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Perspective | The scammers are after you. Here’s how to protect yourself.


Michelle Singletary takes time off for the holidays. In her absence, we offer this updated column from her archive, which originally ran on November 24, 2021.

You know who loves the holidays?

It’s their favorite time of year because people are ready to spend money. Online shoppers are susceptible to fake shipping texts and emails. And the hunt for big discounts to stretch their cash can make people less suspicious.

Online scams are particularly successful as more shoppers decide to skip the mall rush and just click on their Christmas gifts.

I hate shopping, especially during the holidays. There’s the hunt for a parking spot, the throngs of customers, and the long checkout lines at stores with 10 lanes but only three cashiers.

The old expression “Shop till you drop” becomes more like “Shop till you want to scream.”

Inflation could steal Christmas, but shoppers are finding ways around it

And despite fears of a recession and rising consumer prices due to inflation, Americans plan to spend lavishly on Christmas gifts in 2022, the highest in three years, according to a Gallup poll.

US adults surveyed in October 2022 estimate they will spend an average of $932. A third of them plan to spend $1,000 or more.

“One of the reasons U.S. holiday spending is particularly high this year may be that consumers expect to pay more for goods like clothing, electronics and toys after a year of high inflation,” the Gallup report said.

Young adults are increasingly turning to TikTok, Instagram and other social media sites to buy their Christmas gifts.

With online shopping opening up more opportunities for fraudsters, here are some tips to protect yourself.

Swipe and Buy: Social media is now a holiday shopping destination

Beware of fake sending text messages and emails. Don’t click on anything in a text or email. It may be legit, but why take the risk? Instead, go to the retailer’s website and enter your shipping or purchase code to double-check your order details, advises the Better Business Bureau.

Be a guest. Many online shopping sites want you to create an online account to make a purchase. But to do that, you have to provide personal information to yet another database. If you are dealing with a fraudulent site, provide information that can be used for future scams. Check out as a guest, so you don’t have to give too much information.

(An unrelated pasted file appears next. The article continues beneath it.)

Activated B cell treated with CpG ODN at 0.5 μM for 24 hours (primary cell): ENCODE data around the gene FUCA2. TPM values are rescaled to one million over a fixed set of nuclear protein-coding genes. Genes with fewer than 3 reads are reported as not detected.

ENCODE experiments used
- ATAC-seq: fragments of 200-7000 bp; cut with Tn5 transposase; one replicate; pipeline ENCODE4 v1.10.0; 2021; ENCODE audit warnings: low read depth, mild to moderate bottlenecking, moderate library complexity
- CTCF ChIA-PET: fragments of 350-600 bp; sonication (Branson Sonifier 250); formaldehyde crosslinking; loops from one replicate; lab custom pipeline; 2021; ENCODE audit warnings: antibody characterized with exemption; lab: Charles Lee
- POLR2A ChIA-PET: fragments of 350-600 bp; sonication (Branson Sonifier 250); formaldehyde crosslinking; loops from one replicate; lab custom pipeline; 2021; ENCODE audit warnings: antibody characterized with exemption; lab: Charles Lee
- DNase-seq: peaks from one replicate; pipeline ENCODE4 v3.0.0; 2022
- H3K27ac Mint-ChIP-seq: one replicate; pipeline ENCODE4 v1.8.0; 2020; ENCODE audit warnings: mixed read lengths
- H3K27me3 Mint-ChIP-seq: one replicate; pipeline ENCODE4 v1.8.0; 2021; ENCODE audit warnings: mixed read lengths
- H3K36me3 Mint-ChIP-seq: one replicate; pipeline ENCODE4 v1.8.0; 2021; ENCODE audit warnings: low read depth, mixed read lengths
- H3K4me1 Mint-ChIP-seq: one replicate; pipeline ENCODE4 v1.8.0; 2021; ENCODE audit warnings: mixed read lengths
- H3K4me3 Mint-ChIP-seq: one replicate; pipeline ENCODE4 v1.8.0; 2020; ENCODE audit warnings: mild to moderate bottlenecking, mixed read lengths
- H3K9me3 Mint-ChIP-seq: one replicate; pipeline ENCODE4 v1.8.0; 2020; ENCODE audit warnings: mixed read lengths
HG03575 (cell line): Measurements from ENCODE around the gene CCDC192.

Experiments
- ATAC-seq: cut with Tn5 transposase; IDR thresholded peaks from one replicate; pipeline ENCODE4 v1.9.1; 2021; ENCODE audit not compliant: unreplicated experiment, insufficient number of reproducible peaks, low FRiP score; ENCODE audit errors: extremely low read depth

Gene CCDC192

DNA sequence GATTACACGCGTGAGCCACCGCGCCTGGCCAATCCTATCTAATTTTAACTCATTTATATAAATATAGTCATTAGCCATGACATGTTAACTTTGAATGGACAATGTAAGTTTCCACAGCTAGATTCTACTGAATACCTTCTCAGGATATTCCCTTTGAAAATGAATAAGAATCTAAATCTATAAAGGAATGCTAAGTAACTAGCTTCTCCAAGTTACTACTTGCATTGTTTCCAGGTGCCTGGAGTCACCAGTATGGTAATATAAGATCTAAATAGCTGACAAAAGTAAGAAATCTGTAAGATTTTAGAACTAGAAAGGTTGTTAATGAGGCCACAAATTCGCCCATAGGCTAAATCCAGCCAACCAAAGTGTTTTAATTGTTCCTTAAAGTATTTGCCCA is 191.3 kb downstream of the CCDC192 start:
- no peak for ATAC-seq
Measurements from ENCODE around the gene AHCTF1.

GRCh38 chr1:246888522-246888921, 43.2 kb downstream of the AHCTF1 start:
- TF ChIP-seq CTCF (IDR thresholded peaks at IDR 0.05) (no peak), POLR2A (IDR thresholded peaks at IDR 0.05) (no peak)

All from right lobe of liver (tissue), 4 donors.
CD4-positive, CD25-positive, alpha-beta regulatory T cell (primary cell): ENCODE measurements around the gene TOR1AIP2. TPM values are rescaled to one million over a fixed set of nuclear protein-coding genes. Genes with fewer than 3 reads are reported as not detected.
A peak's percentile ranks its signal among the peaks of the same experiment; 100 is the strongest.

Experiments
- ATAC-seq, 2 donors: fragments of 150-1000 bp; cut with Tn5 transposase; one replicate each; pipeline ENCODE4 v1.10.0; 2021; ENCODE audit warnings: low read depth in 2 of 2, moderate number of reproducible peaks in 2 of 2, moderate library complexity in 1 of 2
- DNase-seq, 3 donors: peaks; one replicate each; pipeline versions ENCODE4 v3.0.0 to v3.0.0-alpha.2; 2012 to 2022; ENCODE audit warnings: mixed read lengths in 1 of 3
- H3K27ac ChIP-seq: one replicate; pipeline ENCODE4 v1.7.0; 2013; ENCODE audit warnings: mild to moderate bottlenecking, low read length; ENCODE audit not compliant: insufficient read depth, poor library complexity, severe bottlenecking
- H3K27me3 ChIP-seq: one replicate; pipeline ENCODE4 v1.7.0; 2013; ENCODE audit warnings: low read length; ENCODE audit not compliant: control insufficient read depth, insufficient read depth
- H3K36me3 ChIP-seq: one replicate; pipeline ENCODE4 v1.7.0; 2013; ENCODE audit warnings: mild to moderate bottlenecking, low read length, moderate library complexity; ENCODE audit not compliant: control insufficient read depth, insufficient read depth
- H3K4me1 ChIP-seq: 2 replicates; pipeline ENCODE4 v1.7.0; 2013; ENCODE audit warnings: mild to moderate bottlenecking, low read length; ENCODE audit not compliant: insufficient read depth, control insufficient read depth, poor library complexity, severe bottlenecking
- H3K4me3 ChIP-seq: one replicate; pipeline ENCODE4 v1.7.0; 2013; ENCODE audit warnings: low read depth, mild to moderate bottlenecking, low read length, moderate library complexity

Hacks and data leaks are all too common. Here’s what to do if you’re affected.

Don’t be fooled by a gift card offer. Inflation makes you worry about how far your money will go. But that email or text with a $50 gift card is fake. They all are. Seriously. If you think it’s real, go to the store website online or call customer service to determine if the offer is legitimate.

Scammers also love gift cards. If you’re told to pay for an item with a gift card, you’re about to be scammed, according to the Federal Trade Commission. This is a preferred payment method for scammers as it is like paying in cash. It is almost impossible to get your money back.

Look for a physical address. “Legitimate online stores must give you a physical address and a working phone number in the contact section,” says the Better Business Bureau. If you have to look for a way to contact the seller, that’s a red flag. Returns and shipping policies should be clear and easy to understand, the BBB says.

Scammers have become so smart that it is often difficult to figure out what is fake and what is real. They also read the news and play to your fears about inflation, delivery delays and certain hot items going out of stock.

Let’s say every holiday deal you receive by text or email is fraudulent. Don’t click anything. Patronize well-known retailers unless you’re willing to do a little sleuthing. Your best defense is to be super paranoid to make sure the season of giving doesn’t turn into a season of taking from you.

Retailers’ stocks mean huge holiday discounts from now on

Pay with a credit card, not a debit card. You may think that you can avoid debt by paying with your debit card. And that’s true, but a credit card purchase offers more consumer protection than a debit card. Use credit for big ticket items. (But make sure you can pay it off before the next billing cycle to avoid interest charges.)

If you pay by credit card for goods or services not received, you have certain rights under the Fair Credit Billing Act. Federal law limits your liability for unauthorized charges to $50, and even then most lenders won’t charge you anything. Charges for goods and services not provided as agreed may be disputed as a billing error. You can ask your credit card company to temporarily hold payment while they investigate a fraudulent purchase.

The rules that apply to your debit card are governed by the Electronic Fund Transfer Act, which, according to the FTC, has no non-delivery-as-agreed type of error that can be challenged. If you pay with a debit card for a service or product that was never received, you must work with your bank to dispute the charge that has already been taken from your account. This may take some time before the transaction is reversed.

Keep in mind that your debit card is directly linked to your bank account and fraudulent transactions can quickly do a lot of damage.

If you don’t have a credit card, use a prepaid debit card to buy things online.

Beware of unrealistic shipping promises. Scammers know that people are looking for retailers who can promise fast and free delivery. Don’t despair to get a gift delivered in time for the holidays makes you less careful. Be skeptical of shipping guarantees that seem too good to be true.

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